I saw this question on someone’s FB post yesterday. One of those posts with random questions that you are meant to fill in and pass on. Usually I ignore them but this caught my eye. Salt on watermelon? The persons whose post it was had answered with shock…what a preposterous thought. However, it made me think and then search Mr Google to find out if this was, indeed, something people do.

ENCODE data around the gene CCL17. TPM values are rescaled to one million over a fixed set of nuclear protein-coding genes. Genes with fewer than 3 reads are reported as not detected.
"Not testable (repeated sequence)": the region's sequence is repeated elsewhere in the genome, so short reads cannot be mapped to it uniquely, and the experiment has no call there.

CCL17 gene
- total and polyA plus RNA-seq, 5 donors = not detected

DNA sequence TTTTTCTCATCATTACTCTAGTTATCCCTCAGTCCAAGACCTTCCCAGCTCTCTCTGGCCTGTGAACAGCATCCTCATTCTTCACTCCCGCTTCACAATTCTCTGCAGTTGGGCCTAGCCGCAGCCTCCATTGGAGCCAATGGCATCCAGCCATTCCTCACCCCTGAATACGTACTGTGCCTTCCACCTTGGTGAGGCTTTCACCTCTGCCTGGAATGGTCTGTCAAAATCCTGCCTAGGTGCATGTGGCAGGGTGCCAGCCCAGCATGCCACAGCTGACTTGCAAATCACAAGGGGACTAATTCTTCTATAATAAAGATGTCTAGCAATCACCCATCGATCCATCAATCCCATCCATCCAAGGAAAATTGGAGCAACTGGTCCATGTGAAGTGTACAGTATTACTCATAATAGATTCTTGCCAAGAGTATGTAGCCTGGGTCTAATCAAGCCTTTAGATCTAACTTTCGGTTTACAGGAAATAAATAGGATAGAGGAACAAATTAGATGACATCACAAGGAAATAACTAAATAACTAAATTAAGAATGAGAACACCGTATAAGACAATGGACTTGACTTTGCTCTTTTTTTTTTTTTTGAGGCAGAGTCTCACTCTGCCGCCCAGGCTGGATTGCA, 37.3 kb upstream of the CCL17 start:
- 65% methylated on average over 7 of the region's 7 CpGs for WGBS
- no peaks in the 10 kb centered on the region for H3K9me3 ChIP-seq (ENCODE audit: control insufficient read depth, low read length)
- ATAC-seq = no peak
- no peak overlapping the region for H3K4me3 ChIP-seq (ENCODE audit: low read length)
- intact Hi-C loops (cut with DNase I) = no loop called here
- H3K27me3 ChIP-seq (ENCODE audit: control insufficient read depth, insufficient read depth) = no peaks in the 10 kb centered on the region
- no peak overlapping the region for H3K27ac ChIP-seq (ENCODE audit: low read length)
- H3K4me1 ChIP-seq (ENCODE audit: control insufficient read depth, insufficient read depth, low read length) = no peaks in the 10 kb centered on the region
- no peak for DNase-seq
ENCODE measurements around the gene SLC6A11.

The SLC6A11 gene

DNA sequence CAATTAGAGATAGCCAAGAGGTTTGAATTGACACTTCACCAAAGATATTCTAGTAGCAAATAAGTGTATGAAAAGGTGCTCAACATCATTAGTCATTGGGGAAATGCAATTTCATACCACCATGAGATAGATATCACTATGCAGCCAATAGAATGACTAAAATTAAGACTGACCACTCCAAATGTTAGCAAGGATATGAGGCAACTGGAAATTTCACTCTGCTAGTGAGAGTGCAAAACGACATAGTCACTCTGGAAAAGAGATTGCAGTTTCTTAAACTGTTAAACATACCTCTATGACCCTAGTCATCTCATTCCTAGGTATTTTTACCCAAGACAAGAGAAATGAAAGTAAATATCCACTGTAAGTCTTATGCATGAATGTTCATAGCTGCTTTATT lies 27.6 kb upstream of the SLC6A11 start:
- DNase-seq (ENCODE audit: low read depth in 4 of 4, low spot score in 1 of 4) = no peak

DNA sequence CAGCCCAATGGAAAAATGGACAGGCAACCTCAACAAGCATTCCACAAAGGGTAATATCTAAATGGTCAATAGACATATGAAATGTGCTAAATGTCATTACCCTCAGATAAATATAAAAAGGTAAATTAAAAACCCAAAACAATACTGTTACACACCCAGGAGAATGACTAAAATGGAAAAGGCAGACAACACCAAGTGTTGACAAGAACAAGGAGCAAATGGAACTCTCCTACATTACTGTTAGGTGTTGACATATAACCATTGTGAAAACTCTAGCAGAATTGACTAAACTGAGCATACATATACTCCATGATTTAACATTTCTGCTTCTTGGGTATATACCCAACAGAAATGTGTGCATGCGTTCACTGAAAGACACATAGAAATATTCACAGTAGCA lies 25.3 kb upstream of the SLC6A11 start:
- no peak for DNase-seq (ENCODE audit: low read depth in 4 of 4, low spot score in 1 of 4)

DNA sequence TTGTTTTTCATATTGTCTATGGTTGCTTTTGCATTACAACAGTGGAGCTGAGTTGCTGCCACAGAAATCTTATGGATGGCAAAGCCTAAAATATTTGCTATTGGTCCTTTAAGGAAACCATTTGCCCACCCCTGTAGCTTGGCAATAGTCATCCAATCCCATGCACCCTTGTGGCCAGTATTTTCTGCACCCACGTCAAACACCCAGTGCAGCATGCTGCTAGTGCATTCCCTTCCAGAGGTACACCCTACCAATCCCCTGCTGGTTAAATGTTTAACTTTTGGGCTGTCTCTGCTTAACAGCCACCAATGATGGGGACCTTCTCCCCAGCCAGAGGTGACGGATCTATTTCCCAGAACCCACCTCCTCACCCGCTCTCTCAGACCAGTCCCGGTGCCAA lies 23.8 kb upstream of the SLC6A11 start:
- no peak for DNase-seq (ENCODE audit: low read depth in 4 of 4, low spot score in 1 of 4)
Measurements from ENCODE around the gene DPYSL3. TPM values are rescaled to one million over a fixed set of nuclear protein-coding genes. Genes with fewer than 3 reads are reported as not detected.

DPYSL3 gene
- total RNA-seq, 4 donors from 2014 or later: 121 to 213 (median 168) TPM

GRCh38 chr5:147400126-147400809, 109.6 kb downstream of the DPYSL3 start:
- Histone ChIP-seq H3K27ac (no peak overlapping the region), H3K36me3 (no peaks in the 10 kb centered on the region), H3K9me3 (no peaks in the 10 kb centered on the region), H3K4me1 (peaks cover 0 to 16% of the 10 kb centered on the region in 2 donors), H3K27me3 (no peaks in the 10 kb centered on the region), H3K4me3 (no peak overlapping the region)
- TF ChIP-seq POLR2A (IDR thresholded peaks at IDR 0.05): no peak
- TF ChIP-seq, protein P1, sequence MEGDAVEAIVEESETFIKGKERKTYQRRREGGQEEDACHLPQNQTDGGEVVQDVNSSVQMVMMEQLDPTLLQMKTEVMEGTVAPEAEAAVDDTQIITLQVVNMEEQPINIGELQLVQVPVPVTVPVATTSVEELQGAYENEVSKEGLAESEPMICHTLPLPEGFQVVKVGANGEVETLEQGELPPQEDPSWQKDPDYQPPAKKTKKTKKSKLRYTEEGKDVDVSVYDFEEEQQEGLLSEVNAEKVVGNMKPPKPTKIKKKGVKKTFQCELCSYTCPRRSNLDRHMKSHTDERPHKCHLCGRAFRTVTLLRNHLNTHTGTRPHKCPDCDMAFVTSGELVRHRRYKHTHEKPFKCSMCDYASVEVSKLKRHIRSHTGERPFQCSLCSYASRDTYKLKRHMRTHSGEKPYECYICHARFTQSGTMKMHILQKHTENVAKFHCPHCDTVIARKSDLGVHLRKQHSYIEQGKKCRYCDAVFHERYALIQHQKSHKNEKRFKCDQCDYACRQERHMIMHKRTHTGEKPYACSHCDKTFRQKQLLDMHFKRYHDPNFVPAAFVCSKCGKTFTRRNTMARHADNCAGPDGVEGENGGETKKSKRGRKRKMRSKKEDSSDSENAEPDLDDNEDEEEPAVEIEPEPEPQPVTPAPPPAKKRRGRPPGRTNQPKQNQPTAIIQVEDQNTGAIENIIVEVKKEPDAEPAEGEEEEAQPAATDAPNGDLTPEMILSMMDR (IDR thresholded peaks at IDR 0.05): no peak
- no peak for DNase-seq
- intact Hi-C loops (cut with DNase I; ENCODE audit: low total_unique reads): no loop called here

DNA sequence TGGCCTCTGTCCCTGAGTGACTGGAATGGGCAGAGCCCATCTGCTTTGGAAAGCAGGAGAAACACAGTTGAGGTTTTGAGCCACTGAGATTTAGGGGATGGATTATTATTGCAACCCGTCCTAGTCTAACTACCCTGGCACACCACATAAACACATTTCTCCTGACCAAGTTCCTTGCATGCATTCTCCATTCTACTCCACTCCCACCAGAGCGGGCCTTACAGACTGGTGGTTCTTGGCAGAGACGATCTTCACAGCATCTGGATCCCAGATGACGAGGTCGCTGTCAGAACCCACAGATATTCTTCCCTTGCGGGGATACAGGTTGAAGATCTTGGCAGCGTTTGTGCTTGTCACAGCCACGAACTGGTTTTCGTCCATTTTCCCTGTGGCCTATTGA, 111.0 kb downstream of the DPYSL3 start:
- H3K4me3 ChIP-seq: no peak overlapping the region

Watermelon is big here at the moment – perhaps I should say that the watermelons here are big! They are simply enormous, weighing in at 5kg for the smallest. I love watermelon and although I do buy these bohemuths, I prefer to buy the slices otherwise my whole fridge is filled with bright red slices and squares which never seem to go, no matter how much I eat. Although the thought of having it with something savoury seemed odd at first, watermelon is often served with feta cheese, a salty cheese. An appetiser that I would choose if on the menu. It appears that the salt brings out the moisture and flavour. So for breakfast I added a pinch or two of pink Himalayan salt to some watermelon – it certainly did bring the melon to life. We have salted caramel that is a very popular flavour at the moment and chocolate with sea salt so the idea of salty and sweet is not so unusual. I do like some freshly ground black pepper on strawberries. Had a conversation about this last night with my mother – she insists it should be the finely ground white pepper on strawberries but then she eats banana sandwiches so we shall agree to disagree on this as well as the correct ripeness of tomatoes…that is for another post!